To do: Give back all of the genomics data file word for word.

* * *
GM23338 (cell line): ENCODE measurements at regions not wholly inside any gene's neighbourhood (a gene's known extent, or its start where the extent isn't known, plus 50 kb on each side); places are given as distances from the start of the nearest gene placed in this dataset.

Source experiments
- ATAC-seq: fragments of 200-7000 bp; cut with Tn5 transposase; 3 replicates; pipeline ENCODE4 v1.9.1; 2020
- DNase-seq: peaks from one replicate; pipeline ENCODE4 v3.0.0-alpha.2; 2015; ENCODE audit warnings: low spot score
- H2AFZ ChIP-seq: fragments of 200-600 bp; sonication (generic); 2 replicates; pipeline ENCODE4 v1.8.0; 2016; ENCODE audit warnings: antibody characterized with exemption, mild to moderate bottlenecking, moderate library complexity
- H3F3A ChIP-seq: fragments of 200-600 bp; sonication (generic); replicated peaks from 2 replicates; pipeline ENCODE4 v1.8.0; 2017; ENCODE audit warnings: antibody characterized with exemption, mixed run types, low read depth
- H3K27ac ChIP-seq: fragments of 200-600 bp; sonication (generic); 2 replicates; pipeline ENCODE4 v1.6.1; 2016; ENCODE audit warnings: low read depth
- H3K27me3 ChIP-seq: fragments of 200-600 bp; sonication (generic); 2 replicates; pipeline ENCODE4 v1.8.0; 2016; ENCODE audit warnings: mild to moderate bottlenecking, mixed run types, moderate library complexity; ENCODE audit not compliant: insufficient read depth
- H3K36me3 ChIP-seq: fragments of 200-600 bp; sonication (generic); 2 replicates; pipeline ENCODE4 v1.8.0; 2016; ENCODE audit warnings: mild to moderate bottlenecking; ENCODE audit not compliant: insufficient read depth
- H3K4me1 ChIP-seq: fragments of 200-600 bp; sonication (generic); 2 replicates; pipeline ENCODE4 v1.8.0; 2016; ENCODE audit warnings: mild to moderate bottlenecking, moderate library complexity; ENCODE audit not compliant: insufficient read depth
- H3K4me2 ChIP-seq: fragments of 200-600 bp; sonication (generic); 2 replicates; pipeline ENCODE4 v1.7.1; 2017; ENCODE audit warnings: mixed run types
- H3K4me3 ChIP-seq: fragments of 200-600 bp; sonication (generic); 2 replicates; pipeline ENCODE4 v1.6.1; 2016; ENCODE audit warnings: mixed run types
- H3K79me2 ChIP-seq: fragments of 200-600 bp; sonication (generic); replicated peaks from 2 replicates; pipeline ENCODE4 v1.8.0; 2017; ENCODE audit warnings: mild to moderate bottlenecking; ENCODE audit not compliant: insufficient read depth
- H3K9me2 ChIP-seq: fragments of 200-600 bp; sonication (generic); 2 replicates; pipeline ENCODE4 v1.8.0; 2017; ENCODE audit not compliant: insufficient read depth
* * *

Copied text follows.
GM23338 (cell line): ENCODE measurements at regions not wholly inside any gene's neighbourhood (a gene's known extent, or its start where the extent isn't known, plus 50 kb on each side); places are given as distances from the start of the nearest gene placed in this dataset.

Source experiments
- ATAC-seq: fragments of 200-7000 bp; cut with Tn5 transposase; 3 replicates; pipeline ENCODE4 v1.9.1; 2020
- DNase-seq: peaks from one replicate; pipeline ENCODE4 v3.0.0-alpha.2; 2015; ENCODE audit warnings: low spot score
- H2AFZ ChIP-seq: fragments of 200-600 bp; sonication (generic); 2 replicates; pipeline ENCODE4 v1.8.0; 2016; ENCODE audit warnings: antibody characterized with exemption, mild to moderate bottlenecking, moderate library complexity
- H3F3A ChIP-seq: fragments of 200-600 bp; sonication (generic); replicated peaks from 2 replicates; pipeline ENCODE4 v1.8.0; 2017; ENCODE audit warnings: antibody characterized with exemption, mixed run types, low read depth
- H3K27ac ChIP-seq: fragments of 200-600 bp; sonication (generic); 2 replicates; pipeline ENCODE4 v1.6.1; 2016; ENCODE audit warnings: low read depth
- H3K27me3 ChIP-seq: fragments of 200-600 bp; sonication (generic); 2 replicates; pipeline ENCODE4 v1.8.0; 2016; ENCODE audit warnings: mild to moderate bottlenecking, mixed run types, moderate library complexity; ENCODE audit not compliant: insufficient read depth
- H3K36me3 ChIP-seq: fragments of 200-600 bp; sonication (generic); 2 replicates; pipeline ENCODE4 v1.8.0; 2016; ENCODE audit warnings: mild to moderate bottlenecking; ENCODE audit not compliant: insufficient read depth
- H3K4me1 ChIP-seq: fragments of 200-600 bp; sonication (generic); 2 replicates; pipeline ENCODE4 v1.8.0; 2016; ENCODE audit warnings: mild to moderate bottlenecking, moderate library complexity; ENCODE audit not compliant: insufficient read depth
- H3K4me2 ChIP-seq: fragments of 200-600 bp; sonication (generic); 2 replicates; pipeline ENCODE4 v1.7.1; 2017; ENCODE audit warnings: mixed run types
- H3K4me3 ChIP-seq: fragments of 200-600 bp; sonication (generic); 2 replicates; pipeline ENCODE4 v1.6.1; 2016; ENCODE audit warnings: mixed run types
- H3K79me2 ChIP-seq: fragments of 200-600 bp; sonication (generic); replicated peaks from 2 replicates; pipeline ENCODE4 v1.8.0; 2017; ENCODE audit warnings: mild to moderate bottlenecking; ENCODE audit not compliant: insufficient read depth
- H3K9me2 ChIP-seq: fragments of 200-600 bp; sonication (generic); 2 replicates; pipeline ENCODE4 v1.8.0; 2017; ENCODE audit not compliant: insufficient read depth